The key insight of the poll is pretty obvious: about 2 out of 3 people would opt for ChatGPT as a learning resource. This finding is a bit surprising since one would expect data professionals to be aware that LLMs are optimal people-pleasers, and their confidence in their outputs doesn't match those outputs' veracity (more on that later). Then again, it's a nice new toy, which may have influenced people's view of this new tech and its educational potential.
It's also insightful how about 1 out of 8 respondents would wait for the next release before they decide. Considering how much improvement has taken place over the various iterations of this AI system, I can't say I blame them. Maybe the next release of the GPT software, whatever its name may be, gets it right and provide bullet-proof factual replies to the various prompts it receives. Maybe all these versions until now are just part of the validation process of the business behind it, a proof-of-concept of sorts. Since we don't have much to go on with, we can only speculate about these matters.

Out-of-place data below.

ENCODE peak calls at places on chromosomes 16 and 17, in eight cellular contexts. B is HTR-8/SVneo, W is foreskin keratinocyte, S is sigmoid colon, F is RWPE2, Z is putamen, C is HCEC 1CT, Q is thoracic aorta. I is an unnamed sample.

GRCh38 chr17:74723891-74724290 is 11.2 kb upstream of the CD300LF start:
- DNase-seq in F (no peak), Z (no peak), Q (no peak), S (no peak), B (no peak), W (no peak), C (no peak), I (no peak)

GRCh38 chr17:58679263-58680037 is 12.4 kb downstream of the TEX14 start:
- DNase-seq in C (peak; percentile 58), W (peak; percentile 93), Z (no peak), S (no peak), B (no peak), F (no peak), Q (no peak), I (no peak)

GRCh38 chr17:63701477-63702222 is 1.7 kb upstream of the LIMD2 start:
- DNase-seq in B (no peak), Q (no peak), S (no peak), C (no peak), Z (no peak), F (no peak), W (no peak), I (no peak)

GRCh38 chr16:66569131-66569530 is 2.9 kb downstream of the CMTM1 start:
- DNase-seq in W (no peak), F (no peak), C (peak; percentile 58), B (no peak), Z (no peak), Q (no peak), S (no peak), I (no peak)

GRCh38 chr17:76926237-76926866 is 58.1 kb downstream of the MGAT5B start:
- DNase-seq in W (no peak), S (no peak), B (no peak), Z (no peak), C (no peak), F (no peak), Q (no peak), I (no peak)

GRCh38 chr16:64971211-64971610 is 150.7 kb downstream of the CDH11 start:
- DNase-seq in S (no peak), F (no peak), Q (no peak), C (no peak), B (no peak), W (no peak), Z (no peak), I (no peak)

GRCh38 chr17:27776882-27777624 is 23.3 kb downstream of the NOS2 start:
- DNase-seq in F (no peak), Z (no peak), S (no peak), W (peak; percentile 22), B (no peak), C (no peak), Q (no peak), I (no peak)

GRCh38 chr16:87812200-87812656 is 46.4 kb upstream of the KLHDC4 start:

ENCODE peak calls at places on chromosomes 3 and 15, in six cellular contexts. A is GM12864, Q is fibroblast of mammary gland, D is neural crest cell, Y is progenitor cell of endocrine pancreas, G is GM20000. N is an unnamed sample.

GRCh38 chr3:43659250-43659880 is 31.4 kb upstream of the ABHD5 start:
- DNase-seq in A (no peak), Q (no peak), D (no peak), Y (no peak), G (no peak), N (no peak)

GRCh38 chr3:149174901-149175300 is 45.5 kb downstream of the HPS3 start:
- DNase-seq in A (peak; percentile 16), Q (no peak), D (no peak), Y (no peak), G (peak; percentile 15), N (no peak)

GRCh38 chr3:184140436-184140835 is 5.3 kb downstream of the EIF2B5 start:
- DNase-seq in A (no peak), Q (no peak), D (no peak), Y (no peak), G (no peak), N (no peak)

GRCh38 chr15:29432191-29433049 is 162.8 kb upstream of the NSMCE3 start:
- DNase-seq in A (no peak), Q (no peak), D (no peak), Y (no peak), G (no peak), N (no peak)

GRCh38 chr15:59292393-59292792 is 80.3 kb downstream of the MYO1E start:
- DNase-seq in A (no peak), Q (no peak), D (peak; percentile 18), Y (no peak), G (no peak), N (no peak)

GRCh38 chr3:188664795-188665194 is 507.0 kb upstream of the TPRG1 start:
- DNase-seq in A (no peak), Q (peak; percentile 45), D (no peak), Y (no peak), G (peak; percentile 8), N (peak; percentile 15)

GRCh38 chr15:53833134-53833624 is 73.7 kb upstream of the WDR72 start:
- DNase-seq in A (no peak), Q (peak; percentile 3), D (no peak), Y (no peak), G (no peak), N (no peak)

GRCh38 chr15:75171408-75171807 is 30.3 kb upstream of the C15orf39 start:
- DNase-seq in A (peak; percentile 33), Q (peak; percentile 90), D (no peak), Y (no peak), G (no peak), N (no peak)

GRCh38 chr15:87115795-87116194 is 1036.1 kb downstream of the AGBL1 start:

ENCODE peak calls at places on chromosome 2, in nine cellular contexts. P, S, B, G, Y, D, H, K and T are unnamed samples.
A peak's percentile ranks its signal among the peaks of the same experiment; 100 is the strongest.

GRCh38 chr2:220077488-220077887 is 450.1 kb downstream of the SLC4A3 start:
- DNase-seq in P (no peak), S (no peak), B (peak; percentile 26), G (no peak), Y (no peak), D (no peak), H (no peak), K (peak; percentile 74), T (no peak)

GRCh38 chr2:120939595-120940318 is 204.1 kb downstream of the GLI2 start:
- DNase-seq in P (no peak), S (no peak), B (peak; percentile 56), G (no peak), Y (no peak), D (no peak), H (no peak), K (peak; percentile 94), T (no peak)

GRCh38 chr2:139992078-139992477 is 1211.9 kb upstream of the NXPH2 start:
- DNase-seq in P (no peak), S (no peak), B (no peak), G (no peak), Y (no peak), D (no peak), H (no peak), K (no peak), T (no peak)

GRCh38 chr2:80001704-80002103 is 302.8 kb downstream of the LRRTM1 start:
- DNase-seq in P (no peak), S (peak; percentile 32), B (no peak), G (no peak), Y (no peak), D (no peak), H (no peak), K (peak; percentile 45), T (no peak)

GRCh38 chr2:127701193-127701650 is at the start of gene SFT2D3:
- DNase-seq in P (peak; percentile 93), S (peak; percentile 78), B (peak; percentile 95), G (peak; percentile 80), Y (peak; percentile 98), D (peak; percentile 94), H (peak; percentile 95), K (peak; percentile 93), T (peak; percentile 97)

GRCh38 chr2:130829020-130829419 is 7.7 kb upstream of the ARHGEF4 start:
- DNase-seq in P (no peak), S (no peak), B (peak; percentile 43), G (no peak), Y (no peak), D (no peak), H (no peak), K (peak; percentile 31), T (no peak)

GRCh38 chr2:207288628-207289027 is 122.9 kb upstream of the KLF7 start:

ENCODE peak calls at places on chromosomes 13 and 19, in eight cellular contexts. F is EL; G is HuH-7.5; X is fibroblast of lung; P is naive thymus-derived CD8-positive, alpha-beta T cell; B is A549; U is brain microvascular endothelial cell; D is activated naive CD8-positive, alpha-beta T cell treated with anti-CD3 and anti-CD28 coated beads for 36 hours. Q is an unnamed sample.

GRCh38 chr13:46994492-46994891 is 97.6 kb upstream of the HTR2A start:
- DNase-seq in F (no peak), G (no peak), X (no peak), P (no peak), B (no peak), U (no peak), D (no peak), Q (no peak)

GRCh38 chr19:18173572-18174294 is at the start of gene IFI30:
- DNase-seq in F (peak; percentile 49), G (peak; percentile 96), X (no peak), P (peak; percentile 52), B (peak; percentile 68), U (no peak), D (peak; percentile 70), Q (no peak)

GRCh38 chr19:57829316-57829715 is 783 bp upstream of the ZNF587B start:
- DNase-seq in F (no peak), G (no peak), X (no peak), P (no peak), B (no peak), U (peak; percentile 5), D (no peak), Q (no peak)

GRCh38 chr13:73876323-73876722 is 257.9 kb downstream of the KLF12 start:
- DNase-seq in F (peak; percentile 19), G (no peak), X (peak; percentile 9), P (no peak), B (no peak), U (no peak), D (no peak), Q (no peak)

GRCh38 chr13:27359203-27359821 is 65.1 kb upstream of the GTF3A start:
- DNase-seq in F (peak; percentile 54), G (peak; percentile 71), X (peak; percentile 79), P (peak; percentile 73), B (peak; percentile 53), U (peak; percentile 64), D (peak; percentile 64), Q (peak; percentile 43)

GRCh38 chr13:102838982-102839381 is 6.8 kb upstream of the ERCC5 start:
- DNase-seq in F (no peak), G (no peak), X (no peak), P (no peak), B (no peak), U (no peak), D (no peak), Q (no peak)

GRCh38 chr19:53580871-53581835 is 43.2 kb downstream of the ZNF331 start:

What we don't need to speculate about is the veracity (or lack thereof) of the various responses ChatGPT provides. Although it seems confident enough about the replies it yields, they may not always be the case. That's to be expected, considering it's an LLM, not the Oracle of Delphi or the fictitious supercomputer from the Hitch-hiker's Guide to the Galaxy (famous for figuring out the answer to life, the universe, and everything). So, you get what you pay for, that's for sure.